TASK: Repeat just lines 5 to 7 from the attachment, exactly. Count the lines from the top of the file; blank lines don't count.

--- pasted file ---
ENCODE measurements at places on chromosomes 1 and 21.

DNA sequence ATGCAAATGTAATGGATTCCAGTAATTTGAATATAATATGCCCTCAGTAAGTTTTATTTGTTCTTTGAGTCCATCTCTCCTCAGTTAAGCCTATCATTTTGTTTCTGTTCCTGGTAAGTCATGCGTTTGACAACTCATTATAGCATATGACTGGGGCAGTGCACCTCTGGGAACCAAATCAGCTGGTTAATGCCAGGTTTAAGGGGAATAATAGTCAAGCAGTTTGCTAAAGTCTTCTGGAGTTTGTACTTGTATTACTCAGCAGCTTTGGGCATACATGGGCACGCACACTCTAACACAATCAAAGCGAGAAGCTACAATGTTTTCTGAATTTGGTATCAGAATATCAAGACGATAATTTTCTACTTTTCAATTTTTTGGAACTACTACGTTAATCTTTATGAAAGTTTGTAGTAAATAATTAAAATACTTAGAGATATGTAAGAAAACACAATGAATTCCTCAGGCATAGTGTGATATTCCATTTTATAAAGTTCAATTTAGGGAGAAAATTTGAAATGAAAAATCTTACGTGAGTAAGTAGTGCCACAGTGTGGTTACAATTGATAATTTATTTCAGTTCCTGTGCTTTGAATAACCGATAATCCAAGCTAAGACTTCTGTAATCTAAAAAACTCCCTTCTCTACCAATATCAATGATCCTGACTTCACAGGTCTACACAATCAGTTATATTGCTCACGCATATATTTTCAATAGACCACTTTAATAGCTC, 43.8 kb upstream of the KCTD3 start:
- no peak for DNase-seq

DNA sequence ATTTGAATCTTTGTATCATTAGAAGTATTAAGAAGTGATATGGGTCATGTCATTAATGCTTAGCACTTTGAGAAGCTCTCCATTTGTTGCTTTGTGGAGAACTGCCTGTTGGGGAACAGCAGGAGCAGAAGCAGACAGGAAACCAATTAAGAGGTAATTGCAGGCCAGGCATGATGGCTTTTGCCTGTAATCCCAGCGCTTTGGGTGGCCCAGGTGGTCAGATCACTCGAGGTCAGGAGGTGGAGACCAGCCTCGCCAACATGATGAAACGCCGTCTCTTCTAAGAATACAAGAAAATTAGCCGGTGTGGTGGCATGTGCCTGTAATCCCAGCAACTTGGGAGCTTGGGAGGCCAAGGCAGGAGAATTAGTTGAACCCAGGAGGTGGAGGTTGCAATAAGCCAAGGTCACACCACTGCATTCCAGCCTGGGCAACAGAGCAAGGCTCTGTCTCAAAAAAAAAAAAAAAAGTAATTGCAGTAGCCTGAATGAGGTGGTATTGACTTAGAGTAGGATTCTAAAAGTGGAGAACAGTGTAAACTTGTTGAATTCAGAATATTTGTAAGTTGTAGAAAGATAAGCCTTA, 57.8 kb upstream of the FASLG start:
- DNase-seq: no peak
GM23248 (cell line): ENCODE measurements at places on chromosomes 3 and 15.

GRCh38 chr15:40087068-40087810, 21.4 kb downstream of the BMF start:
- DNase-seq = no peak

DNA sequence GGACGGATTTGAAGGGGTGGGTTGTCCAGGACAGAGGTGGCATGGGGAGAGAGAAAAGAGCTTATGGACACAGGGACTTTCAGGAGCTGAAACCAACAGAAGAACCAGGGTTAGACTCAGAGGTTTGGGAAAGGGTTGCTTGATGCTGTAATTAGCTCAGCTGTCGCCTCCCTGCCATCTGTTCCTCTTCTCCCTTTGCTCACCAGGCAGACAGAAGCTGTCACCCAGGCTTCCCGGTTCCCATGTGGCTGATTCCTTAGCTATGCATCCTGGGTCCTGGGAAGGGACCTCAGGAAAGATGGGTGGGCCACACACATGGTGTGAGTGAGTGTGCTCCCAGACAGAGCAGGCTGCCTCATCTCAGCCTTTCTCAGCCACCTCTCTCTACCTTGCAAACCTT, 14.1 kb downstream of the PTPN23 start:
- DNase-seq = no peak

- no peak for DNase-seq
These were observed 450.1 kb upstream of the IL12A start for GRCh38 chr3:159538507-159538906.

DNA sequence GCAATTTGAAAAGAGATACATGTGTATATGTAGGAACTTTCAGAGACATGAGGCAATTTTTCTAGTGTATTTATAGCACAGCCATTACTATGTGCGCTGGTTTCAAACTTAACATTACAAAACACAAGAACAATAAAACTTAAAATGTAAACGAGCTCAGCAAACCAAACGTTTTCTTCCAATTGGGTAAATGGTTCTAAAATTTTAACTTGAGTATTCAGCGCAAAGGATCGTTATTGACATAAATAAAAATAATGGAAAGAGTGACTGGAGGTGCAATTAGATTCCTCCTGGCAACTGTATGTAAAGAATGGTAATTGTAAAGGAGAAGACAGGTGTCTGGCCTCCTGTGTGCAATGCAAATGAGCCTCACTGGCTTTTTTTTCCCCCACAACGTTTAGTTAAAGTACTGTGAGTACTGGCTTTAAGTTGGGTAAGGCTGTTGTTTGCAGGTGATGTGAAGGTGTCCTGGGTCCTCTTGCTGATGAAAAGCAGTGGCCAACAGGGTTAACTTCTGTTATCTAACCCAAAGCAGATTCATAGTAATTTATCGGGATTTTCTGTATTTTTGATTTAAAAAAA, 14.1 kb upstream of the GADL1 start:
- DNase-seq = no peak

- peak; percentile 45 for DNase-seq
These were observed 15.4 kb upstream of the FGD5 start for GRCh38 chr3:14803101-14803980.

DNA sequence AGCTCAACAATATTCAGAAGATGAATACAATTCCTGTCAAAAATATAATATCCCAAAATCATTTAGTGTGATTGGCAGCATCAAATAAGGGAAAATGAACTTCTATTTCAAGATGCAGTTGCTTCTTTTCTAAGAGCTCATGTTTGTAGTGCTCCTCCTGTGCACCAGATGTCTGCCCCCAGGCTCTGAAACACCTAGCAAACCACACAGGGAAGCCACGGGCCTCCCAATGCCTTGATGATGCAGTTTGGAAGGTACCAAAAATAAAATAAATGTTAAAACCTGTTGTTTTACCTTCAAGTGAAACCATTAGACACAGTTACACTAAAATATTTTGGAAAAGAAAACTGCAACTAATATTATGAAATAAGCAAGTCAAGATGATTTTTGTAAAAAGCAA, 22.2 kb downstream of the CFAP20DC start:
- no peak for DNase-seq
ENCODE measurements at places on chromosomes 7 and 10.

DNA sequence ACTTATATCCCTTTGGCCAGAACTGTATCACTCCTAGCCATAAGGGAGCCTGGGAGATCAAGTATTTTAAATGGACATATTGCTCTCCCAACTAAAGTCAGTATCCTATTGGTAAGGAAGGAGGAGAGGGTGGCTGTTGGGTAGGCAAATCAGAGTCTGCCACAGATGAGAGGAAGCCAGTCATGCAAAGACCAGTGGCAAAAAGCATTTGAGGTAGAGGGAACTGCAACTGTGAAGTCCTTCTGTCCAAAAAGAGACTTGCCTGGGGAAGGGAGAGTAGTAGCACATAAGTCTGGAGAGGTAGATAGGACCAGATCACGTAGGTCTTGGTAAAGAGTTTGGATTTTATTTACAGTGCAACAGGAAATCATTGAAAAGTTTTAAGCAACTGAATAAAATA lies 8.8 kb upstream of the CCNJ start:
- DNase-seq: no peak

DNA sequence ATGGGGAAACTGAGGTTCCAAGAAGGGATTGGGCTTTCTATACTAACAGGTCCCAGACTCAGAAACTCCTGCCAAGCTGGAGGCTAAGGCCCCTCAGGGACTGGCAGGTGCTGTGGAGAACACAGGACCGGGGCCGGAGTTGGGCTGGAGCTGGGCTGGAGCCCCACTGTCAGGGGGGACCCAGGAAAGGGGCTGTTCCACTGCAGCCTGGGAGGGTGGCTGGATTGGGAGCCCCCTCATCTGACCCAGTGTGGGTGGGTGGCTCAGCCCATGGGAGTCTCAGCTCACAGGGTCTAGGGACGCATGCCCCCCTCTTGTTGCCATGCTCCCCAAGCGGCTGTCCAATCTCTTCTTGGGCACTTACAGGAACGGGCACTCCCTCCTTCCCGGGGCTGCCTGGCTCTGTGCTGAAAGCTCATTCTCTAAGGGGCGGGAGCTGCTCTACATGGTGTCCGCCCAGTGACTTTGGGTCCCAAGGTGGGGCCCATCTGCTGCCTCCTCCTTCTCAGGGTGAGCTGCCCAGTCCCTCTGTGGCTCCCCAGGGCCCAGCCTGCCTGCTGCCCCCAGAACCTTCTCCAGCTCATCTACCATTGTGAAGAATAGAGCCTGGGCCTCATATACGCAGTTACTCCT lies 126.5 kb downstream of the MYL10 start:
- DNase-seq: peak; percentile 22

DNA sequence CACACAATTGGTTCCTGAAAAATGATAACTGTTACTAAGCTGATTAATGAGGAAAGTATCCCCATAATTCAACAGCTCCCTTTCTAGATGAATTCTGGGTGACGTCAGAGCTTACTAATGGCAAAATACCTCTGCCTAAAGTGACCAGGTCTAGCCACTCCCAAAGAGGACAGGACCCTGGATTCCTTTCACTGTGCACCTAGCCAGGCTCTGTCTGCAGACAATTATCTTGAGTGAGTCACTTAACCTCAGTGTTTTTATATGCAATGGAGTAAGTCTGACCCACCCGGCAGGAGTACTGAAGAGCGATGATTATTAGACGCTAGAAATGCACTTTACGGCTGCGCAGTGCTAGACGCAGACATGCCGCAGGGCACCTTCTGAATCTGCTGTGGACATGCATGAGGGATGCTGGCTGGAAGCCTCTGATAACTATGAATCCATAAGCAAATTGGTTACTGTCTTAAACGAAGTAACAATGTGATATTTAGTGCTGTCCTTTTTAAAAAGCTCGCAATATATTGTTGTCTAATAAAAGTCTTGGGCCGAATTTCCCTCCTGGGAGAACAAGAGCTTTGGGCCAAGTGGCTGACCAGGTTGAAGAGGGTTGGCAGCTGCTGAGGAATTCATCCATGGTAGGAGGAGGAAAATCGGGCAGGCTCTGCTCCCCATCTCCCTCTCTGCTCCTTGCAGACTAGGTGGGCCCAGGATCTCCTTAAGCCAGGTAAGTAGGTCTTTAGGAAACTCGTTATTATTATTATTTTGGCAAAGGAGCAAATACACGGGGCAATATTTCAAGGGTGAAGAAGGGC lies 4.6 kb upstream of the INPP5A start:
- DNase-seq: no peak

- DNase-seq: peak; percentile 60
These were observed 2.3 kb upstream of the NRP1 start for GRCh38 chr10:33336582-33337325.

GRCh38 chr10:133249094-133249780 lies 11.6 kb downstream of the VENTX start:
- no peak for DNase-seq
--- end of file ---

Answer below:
- DNase-seq: no peak
GM23248 (cell line): ENCODE measurements at places on chromosomes 3 and 15.

GRCh38 chr15:40087068-40087810, 21.4 kb downstream of the BMF start: